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Voters elect Orange Jacobs as mayor of the City of Seattle on July 14, 1879. Essay 2779 : Printer-Friendly Format

On July 14, 1879, voters elect Orange Jacobs (1827-1914), a Republican, as mayor of the City of Seattle.

Jacobs grew up in Michigan, where he studied law. He emigrated to Oregon Territory in 1852 and later settled in Seattle. He was appointed associate justice of the Washington Territorial Supreme Court in 1869 and was named chief justice a year later. He was reappointed chief justice in 1874. That same year, he was elected as a territorial delegate to the U.S. Congress and then re-elected for a second term two years later, serving from December 6, 1875, to March 3, 1879.

After completing his term as Seattle's mayor, Jacobs continued to be active in both territorial and municipal affairs. He was a member of the Washington Territorial Council from 1885 to 1887. He later served as corporation counsel for the City of Seattle (1890 to 1892) and as a Superior Court judge (1896 to 1900).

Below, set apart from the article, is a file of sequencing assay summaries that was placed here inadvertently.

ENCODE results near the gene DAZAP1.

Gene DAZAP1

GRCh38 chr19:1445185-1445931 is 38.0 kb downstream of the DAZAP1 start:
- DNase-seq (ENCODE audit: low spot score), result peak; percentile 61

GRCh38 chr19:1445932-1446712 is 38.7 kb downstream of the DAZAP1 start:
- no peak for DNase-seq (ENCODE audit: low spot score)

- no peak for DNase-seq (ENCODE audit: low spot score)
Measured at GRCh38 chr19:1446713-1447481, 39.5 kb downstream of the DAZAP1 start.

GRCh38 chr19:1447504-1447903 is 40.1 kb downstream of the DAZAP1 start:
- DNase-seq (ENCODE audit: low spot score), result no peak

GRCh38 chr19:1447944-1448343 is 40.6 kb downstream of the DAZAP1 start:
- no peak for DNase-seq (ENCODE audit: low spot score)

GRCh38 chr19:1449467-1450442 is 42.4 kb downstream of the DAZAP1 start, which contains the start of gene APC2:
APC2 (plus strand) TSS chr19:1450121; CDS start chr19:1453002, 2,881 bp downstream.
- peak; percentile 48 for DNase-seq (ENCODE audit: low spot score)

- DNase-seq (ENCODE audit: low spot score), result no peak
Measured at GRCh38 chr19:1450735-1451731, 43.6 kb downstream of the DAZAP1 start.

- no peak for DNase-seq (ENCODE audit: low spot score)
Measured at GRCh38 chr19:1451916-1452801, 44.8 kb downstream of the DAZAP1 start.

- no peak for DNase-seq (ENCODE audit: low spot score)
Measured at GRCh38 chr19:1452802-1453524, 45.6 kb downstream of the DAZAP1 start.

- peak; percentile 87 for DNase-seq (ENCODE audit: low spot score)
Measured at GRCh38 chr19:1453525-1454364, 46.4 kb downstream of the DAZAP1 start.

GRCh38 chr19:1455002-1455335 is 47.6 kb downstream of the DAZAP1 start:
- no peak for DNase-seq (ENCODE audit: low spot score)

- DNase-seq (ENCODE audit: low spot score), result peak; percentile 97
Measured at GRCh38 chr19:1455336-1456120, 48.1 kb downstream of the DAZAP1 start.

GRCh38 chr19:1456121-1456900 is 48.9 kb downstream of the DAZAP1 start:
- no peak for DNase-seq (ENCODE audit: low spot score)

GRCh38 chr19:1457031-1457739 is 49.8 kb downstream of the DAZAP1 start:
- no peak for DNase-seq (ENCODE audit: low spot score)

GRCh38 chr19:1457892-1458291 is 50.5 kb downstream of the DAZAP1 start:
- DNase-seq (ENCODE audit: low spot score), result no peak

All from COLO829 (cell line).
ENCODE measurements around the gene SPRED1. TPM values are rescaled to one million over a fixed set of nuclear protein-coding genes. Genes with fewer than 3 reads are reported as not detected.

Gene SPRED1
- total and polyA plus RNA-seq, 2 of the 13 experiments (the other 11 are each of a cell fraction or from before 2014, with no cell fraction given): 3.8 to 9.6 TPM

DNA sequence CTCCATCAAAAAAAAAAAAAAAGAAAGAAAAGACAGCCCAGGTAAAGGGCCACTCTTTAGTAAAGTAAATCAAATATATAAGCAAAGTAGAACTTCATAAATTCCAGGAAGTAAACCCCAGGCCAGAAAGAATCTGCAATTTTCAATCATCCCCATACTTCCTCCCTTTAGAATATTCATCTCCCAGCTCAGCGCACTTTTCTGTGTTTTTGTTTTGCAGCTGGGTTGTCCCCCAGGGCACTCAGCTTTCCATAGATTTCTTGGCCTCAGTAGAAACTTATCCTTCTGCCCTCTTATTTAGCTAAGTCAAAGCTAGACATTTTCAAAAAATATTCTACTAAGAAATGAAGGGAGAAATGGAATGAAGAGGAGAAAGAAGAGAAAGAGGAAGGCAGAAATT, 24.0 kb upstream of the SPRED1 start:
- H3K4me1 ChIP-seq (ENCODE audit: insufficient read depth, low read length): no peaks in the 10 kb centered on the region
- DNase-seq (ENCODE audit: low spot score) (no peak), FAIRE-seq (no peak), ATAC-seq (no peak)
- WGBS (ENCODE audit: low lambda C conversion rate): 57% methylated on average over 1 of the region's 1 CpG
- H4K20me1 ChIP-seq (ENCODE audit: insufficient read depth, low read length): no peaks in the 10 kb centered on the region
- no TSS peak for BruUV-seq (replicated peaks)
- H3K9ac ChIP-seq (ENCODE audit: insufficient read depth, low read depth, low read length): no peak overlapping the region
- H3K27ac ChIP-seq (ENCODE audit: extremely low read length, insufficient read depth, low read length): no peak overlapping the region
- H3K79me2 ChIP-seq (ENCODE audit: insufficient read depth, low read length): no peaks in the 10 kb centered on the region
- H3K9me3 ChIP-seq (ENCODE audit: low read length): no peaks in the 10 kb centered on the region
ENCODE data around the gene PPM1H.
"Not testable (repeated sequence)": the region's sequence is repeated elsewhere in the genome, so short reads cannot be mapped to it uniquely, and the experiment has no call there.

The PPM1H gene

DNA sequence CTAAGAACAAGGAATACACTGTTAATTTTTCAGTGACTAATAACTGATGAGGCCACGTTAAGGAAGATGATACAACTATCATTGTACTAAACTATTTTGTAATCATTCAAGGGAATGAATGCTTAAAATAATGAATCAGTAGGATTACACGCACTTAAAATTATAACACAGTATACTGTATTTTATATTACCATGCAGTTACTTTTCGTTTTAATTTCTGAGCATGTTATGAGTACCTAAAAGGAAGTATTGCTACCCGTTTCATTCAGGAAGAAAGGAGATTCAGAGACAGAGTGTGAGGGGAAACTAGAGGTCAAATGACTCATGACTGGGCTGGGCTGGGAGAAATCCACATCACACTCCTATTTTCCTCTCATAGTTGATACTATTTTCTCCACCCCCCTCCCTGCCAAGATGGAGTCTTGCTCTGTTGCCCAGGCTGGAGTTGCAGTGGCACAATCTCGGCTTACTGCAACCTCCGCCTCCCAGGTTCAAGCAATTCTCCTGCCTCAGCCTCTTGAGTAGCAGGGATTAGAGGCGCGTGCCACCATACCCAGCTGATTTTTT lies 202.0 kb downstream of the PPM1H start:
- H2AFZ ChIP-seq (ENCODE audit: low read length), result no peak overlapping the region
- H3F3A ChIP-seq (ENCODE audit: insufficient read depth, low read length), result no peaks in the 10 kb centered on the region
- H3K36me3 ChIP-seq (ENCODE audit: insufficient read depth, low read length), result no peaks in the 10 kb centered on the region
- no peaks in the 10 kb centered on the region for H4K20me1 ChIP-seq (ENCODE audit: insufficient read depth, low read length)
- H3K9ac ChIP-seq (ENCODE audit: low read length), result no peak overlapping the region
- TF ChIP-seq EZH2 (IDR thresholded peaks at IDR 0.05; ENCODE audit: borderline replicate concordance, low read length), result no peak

One of Jacob's more public acts was the delivery of a eulogy for President James A. Garfield (whom he had known) during a memorial service for the president in Seattle on September 27, 1881. Between 3,000 and 4,000 people attended the memorial, in one of the largest gatherings in Seattle at that time. Garfield died on September 19, 1881, 80 days after being shot by an assassin.

Seattle City Clerk, "Mayors of the City of Seattle," (; : "Orange Jacobs," Appleton's Cyclopedia of American Biography, ed. by James Grant Wilson and John Fiske (New York: D. Appleton and Company, 1887-1889), available online at (
Note: This file was expanded on August 31, 2004.

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Orange Jacobs, 1879
Courtesy Seattle Municipal Archives

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